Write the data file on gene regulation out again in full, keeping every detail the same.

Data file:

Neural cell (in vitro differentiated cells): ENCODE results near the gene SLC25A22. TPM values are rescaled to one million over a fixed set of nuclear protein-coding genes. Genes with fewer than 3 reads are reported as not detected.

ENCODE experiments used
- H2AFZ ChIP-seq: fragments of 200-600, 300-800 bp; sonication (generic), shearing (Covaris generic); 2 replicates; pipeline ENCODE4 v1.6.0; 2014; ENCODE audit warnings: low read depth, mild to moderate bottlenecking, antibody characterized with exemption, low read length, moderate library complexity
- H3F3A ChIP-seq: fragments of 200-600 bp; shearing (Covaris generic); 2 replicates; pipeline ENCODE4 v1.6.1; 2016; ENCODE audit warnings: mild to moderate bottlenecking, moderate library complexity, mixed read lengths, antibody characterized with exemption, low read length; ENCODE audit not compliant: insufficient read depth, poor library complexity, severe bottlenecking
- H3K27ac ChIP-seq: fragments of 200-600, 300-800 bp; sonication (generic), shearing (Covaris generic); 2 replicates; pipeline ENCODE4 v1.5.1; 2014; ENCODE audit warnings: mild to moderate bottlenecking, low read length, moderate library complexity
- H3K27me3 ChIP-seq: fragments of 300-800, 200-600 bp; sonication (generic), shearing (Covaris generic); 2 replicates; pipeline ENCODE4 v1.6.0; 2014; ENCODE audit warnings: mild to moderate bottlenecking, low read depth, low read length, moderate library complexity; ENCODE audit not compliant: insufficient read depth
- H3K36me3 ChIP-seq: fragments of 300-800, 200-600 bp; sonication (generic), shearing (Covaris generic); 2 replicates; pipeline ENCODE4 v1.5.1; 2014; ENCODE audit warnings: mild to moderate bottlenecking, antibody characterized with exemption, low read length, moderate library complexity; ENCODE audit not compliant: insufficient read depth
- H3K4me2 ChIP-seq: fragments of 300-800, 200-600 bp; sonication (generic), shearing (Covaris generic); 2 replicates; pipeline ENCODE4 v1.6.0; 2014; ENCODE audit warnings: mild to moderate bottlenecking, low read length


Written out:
Neural cell (in vitro differentiated cells): ENCODE results near the gene SLC25A22. TPM values are rescaled to one million over a fixed set of nuclear protein-coding genes. Genes with fewer than 3 reads are reported as not detected.

ENCODE experiments used
- H2AFZ ChIP-seq: fragments of 200-600, 300-800 bp; sonication (generic), shearing (Covaris generic); 2 replicates; pipeline ENCODE4 v1.6.0; 2014; ENCODE audit warnings: low read depth, mild to moderate bottlenecking, antibody characterized with exemption, low read length, moderate library complexity
- H3F3A ChIP-seq: fragments of 200-600 bp; shearing (Covaris generic); 2 replicates; pipeline ENCODE4 v1.6.1; 2016; ENCODE audit warnings: mild to moderate bottlenecking, moderate library complexity, mixed read lengths, antibody characterized with exemption, low read length; ENCODE audit not compliant: insufficient read depth, poor library complexity, severe bottlenecking
- H3K27ac ChIP-seq: fragments of 200-600, 300-800 bp; sonication (generic), shearing (Covaris generic); 2 replicates; pipeline ENCODE4 v1.5.1; 2014; ENCODE audit warnings: mild to moderate bottlenecking, low read length, moderate library complexity
- H3K27me3 ChIP-seq: fragments of 300-800, 200-600 bp; sonication (generic), shearing (Covaris generic); 2 replicates; pipeline ENCODE4 v1.6.0; 2014; ENCODE audit warnings: mild to moderate bottlenecking, low read depth, low read length, moderate library complexity; ENCODE audit not compliant: insufficient read depth
- H3K36me3 ChIP-seq: fragments of 300-800, 200-600 bp; sonication (generic), shearing (Covaris generic); 2 replicates; pipeline ENCODE4 v1.5.1; 2014; ENCODE audit warnings: mild to moderate bottlenecking, antibody characterized with exemption, low read length, moderate library complexity; ENCODE audit not compliant: insufficient read depth
- H3K4me2 ChIP-seq: fragments of 300-800, 200-600 bp; sonication (generic), shearing (Covaris generic); 2 replicates; pipeline ENCODE4 v1.6.0; 2014; ENCODE audit warnings: mild to moderate bottlenecking, low read length